Tuesday, December 18, 2012
U.S. stocks rallied for the second day on the same fiscal cliff resolution hopes; the S&P 500 added 1.15% and the NASDAQ 1.5%. To repeat yesterday's comments, at this point the market just wants a resolution, and is not concerned with the details of the resolution which will include higher taxes and lower federal spending - both near term drags on the economy.
- U.S. home builders' confidence rose for the eighth-straight month in December, reaching its highest level in 6½ years, according to The National Association of Home Builders.
- The U.S. current-account deficit fell to its lowest level since 2010 in the third quarter. The measure, a broad gauge of international transactions, narrowed slightly less than expected. Imports fell for the second quarter and exports held steady.
The U.S. dollar continued to suffer, falling to its lowest level in two months. Crude oil gained 0.8% to $87.93, gold fell 1.6% to $1670.70, and silver dropped 1.9% to $31.67.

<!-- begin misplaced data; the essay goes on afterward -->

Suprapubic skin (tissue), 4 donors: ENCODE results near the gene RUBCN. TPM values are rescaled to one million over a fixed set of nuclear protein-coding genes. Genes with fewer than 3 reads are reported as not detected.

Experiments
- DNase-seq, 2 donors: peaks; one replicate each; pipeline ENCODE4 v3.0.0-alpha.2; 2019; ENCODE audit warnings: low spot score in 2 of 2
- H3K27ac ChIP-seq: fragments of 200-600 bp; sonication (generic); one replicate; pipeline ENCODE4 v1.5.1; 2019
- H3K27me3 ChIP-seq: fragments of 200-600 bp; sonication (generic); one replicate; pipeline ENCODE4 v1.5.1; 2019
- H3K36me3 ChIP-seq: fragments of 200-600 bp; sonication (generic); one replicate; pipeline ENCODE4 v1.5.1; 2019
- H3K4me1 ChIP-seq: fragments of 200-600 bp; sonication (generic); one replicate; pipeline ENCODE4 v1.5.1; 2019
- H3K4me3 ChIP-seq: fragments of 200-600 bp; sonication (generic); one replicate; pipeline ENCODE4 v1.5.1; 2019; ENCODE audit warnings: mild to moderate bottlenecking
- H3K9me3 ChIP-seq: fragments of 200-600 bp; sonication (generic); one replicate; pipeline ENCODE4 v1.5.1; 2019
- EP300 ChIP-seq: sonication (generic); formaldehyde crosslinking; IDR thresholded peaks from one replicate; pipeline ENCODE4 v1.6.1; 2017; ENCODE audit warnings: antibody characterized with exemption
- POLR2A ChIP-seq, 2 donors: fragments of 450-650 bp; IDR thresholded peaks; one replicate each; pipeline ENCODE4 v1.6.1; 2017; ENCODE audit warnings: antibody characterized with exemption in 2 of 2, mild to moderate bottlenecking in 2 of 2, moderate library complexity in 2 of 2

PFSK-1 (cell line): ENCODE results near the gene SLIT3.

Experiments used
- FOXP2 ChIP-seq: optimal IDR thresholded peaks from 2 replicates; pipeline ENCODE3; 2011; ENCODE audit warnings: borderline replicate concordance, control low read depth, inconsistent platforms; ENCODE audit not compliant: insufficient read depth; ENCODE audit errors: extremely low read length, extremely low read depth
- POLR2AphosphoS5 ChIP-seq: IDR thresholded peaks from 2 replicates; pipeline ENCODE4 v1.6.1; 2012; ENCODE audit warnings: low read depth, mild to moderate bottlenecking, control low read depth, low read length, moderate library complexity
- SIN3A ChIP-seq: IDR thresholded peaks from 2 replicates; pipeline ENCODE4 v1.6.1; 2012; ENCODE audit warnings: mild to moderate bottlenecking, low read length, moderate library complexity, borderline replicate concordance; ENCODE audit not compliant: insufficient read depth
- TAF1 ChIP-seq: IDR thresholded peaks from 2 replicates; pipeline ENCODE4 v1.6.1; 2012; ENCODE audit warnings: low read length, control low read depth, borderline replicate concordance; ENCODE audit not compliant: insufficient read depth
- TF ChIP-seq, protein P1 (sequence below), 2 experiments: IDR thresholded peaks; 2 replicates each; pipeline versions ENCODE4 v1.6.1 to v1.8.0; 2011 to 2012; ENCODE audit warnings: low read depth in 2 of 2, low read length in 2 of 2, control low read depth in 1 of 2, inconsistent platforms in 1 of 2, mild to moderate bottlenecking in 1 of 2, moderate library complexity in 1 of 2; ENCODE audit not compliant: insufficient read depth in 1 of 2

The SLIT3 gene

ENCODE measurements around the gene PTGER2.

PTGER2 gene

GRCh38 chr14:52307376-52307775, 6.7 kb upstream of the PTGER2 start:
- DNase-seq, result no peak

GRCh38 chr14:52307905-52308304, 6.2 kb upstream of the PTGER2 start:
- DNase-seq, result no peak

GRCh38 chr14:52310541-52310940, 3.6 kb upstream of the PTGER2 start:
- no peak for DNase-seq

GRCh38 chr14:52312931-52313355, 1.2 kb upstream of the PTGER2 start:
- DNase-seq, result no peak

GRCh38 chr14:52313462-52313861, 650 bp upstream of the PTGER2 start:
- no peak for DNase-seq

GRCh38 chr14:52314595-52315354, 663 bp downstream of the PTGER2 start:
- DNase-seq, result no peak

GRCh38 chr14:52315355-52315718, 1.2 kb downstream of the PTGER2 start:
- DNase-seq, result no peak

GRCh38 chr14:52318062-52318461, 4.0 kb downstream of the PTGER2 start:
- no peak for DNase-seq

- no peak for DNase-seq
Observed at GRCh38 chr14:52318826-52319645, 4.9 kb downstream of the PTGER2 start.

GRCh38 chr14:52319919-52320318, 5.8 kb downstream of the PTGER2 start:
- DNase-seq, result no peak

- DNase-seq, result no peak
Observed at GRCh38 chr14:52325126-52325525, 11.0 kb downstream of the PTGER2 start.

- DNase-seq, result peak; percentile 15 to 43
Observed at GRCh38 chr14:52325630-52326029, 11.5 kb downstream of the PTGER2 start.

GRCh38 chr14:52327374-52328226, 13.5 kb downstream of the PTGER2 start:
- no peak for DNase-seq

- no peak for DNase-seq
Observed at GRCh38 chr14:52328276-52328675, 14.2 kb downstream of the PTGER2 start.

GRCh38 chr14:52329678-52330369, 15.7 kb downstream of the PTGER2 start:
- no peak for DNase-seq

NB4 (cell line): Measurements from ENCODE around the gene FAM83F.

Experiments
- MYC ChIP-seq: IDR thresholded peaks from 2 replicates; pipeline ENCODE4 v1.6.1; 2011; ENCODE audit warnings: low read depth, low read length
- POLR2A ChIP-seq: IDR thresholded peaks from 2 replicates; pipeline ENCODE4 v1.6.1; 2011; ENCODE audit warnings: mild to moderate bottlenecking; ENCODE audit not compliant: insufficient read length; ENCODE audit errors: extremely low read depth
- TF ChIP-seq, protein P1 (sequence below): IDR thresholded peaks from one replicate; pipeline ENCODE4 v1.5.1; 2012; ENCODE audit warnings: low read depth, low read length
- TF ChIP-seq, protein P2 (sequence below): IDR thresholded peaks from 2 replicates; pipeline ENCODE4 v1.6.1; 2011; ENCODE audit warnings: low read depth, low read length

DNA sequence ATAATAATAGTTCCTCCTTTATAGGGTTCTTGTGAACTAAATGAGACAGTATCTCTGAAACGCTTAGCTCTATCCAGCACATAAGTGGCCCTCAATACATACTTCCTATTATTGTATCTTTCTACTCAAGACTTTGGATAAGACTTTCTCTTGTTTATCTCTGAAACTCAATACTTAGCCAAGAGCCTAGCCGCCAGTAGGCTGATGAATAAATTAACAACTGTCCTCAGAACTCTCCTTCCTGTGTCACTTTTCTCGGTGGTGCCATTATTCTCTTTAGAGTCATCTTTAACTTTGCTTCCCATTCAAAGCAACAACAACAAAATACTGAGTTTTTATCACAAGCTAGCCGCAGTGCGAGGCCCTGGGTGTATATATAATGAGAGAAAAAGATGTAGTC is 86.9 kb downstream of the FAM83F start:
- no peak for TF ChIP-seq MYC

Britain gained 0.4%, Germany 0.6%, and France 0.3%.
- Standard & Poor's rating agency said at midday that it had raised Greece's credit grade by six notches to B-. The ratings firm said the upgrade reflected its view that the other 16 countries using the euro are determined to keep the Greece inside the currency union.
Japan's Nikkei Stock Average gained 1% to finish at an 8½-month high. China's Shanghai Composite tacked on 0.1%, reaching a four-month high.
- Japan's new prime minister Shinzo Abe is demanding the Bank of Japan change its inflation target from 1% to 2% and wants the bank to begin "unlimited" monetary easing.